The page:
The strategy when implemented will see Internet connectivity increased countrywide and transform the country into a knowledge-based economy driven by a nationwide broadband network.
Speaking at the launch in Nairobi on Tuesday, Communication Commission of Kenya Director General Francis Wangusi said that this strategy will raise broadband Internet penetration to 35 percent by 2017 from 6.3 percent currently.
“The National Broadband Strategy (NBS) will provide an ICT road map that shall enable Kenya achieve its aspiration of becoming a globally competitive and prosperous newly industrialized middle-income country with a high quality of life by 2030,” he said.
He explained that all schools and health facilities are also expected to have Internet by then and that minimum speeds will be 40Mbps for urban and 5Mbps for rural.
Market based investments will still be maintained with the universal service fund being used to provide access to impoverished, isolated and disadvantaged populations. Access to the National Fibre Optic Backbone – 1 (NOFB 1) will be on open basis.
On his part, ICT Cabinet Secretary Fred Matiang’i said the government has set up a working group to align the ICT sector policy and legislation with the Constitution.
Matiang’i said that this will see the establishment of Kenya ICT Authority to consolidate the functions of Directorate of E-Government and ICT Board.
Current employees of the Communication Commission of Kenya will be transited seamlessly to the new body to be created, named Communications Regulatory Authority.
In a speech read by Ministry of Devolution and Planning Cabinet Secretary Anne Waiguru, Deputy President William Ruto said the government shall continue to work with the private sector to invest in telecommunication infrastructure.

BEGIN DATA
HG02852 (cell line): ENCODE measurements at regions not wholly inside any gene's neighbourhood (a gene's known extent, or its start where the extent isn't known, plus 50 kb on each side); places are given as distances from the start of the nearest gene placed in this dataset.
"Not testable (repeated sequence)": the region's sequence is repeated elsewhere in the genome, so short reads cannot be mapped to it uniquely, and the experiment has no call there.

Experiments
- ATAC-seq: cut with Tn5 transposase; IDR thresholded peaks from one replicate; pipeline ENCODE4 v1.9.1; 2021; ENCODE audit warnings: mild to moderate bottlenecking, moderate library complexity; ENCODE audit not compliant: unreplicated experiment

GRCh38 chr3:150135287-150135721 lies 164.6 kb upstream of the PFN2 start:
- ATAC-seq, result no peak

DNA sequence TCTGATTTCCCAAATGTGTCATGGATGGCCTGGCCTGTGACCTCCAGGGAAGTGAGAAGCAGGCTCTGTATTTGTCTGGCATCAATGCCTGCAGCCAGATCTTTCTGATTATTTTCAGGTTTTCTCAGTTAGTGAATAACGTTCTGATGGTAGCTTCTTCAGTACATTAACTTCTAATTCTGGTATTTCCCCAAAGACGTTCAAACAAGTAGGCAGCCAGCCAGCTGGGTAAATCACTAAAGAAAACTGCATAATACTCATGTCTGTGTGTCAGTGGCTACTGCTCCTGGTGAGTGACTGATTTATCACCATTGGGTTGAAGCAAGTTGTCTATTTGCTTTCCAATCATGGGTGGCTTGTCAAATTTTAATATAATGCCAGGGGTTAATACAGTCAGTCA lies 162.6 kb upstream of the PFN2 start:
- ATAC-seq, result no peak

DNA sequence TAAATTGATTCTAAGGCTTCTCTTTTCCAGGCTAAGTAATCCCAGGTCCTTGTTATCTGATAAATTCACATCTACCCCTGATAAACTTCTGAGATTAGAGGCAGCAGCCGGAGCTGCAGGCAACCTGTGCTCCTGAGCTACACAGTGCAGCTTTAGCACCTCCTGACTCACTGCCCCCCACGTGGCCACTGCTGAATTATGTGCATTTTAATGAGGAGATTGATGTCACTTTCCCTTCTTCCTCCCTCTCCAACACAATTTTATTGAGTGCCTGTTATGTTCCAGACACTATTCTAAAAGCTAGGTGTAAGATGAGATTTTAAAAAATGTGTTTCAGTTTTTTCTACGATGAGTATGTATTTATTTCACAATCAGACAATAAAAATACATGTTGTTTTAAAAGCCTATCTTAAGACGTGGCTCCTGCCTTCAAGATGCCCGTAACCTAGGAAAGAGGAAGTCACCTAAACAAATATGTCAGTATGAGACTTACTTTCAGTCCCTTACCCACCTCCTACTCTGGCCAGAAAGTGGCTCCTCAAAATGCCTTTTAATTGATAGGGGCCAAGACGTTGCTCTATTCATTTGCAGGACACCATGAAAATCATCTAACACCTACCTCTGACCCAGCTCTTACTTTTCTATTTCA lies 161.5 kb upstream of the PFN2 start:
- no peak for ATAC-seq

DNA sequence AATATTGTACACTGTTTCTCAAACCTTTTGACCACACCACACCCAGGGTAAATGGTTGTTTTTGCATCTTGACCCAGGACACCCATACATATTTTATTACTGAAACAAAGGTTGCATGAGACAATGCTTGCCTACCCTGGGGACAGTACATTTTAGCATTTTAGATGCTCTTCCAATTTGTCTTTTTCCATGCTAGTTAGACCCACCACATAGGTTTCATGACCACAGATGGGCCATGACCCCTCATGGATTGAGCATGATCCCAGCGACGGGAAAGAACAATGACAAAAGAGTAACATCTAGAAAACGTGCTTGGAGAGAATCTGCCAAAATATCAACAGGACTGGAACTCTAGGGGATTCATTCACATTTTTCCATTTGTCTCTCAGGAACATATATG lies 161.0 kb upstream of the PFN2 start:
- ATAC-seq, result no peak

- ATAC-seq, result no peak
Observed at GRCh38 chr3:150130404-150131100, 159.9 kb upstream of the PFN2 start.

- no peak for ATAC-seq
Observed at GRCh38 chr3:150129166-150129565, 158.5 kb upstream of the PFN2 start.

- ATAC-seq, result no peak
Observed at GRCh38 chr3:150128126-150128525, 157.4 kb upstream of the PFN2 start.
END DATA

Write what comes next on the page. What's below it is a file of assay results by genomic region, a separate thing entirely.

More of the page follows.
“We recognise the need to extend the fibre optic network to all parts of the country, support the establishment of a national wireless network and build neutral data centres,” he said.
Ruto said that the government will increase spending in ICT from 0.5 percent to 5 percent of budget with a view of enhancing e-government, e-health, national security, distance learning and telecommuting.
He said that market-based investments will still be maintained with the universal service fund being used to provide access to impoverished, isolated and disadvantaged populations.
Access to the National Fibre Optic Backbone (NOFB 1) will be on open basis.
“The government is keen extending National Optic Fibre Backbone from 20,000km to 50,000km, digitization of core government registries, and development of data centres in very ward,” Ruto said.
National Steering Committee of the National Broadband Strategy Chairperson Susan Wekesa said that the project requires a total funding of Sh258 billion.
“The bulk will go to infrastructure (Long Term Evolution, (for last-mile connection), and Backbone), 20 percent of infrastructure will go to content applications and innovations and 10 percent of infrastructure will go into capacity building and awareness,” she said.
She said the rest will go into a contingency kitty.
Wekesa said additional funding will be raised in the form of a Sh70 billion broadband infrastructure bond while the government will back a Sh30 billion venture capital fund.